Summary Background A recent cluster of pneumonia cases in Wuhan, China, was caused by a novel betacoronavirus, the 2019 novel coronavirus (2019-nCoV). We report the epidemiological, clinical, laboratory, and radiological characteristics and treatment and clinical outcomes of these patients. Methods All patients with suspected 2019-nCoV were admitted to a designated hospital in Wuhan. We prospectively collected and analysed data on patients with laboratory-confirmed 2019-nCoV infection by real-time RT-PCR and next-generation sequencing. Data were obtained with standardised data collection forms shared by WHO and the International Severe Acute Respiratory and Emerging Infection Consortium from electronic medical records. Researchers also directly communicated with patients or their families to ascertain epidemiological and symptom data. Outcomes were also compared between patients who had been admitted to the intensive care unit (ICU) and those who had not. Findings By Jan 2, 2020, 41 admitted hospital patients had been identified as having laboratory-confirmed 2019-nCoV infection. Most of the infected patients were men (30 [73%] of 41); less than half had underlying diseases (13 [32%]), including diabetes (eight [20%]), hypertension (six [15%]), and cardiovascular disease (six [15%]). Median age was 49·0 years (IQR 41·0–58·0). 27 (66%) of 41 patients had been exposed to Huanan seafood market. One family cluster was found. Common symptoms at onset of illness were fever (40 [98%] of 41 patients), cough (31 [76%]), and myalgia or fatigue (18 [44%]); less common symptoms were sputum production (11 [28%] of 39), headache (three [8%] of 38), haemoptysis (two [5%] of 39), and diarrhoea (one [3%] of 38). Dyspnoea developed in 22 (55%) of 40 patients (median time from illness onset to dyspnoea 8·0 days [IQR 5·0–13·0]). 26 (63%) of 41 patients had lymphopenia. All 41 patients had pneumonia with abnormal findings on chest CT. Complications included acute respiratory distress syndrome (12 [29%]), RNAaemia (six [15%]), acute cardiac injury (five [12%]) and secondary infection (four [10%]). 13 (32%) patients were admitted to an ICU and six (15%) died. Compared with non-ICU patients, ICU patients had higher plasma levels of IL2, IL7, IL10, GSCF, IP10, MCP1, MIP1A, and TNFα. Interpretation The 2019-nCoV infection caused clusters of severe respiratory illness similar to severe acute respiratory syndrome coronavirus and was associated with ICU admission and high mortality. Major gaps in our knowledge of the origin, epidemiology, duration of human transmission, and clinical spectrum of disease need fulfilment by future studies. Funding Ministry of Science and Technology, Chinese Academy of Medical Sciences, National Natural Science Foundation of China, and Beijing Municipal Science and Technology Commission.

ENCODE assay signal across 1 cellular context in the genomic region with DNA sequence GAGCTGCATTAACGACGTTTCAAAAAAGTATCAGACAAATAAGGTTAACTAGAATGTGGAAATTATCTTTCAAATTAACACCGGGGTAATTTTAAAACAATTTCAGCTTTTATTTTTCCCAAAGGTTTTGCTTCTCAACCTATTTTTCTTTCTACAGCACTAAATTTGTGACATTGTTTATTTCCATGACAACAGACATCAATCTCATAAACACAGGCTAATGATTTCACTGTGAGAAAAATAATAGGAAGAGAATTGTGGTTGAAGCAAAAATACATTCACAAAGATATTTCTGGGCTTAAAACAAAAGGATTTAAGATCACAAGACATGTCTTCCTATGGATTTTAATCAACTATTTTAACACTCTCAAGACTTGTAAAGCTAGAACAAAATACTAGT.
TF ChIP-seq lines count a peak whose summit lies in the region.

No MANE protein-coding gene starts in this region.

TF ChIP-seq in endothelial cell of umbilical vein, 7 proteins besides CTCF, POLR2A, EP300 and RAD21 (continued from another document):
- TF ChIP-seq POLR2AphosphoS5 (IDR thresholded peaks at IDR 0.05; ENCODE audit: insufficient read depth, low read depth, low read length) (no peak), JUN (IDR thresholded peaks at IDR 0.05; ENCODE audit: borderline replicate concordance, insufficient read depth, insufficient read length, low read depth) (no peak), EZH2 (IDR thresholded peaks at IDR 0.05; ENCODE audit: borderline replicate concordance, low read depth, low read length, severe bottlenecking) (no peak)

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            The psychological impact of quarantine and how to reduce it: rapid review of the evidence